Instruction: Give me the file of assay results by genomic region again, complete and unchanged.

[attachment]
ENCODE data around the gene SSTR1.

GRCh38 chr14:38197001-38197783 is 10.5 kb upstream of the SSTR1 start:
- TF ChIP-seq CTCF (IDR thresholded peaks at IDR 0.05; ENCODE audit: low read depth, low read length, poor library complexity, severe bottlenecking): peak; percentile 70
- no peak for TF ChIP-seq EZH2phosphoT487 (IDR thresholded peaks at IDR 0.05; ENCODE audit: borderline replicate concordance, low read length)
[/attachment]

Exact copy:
ENCODE data around the gene SSTR1.

GRCh38 chr14:38197001-38197783 is 10.5 kb upstream of the SSTR1 start:
- TF ChIP-seq CTCF (IDR thresholded peaks at IDR 0.05; ENCODE audit: low read depth, low read length, poor library complexity, severe bottlenecking): peak; percentile 70
- no peak for TF ChIP-seq EZH2phosphoT487 (IDR thresholded peaks at IDR 0.05; ENCODE audit: borderline replicate concordance, low read length)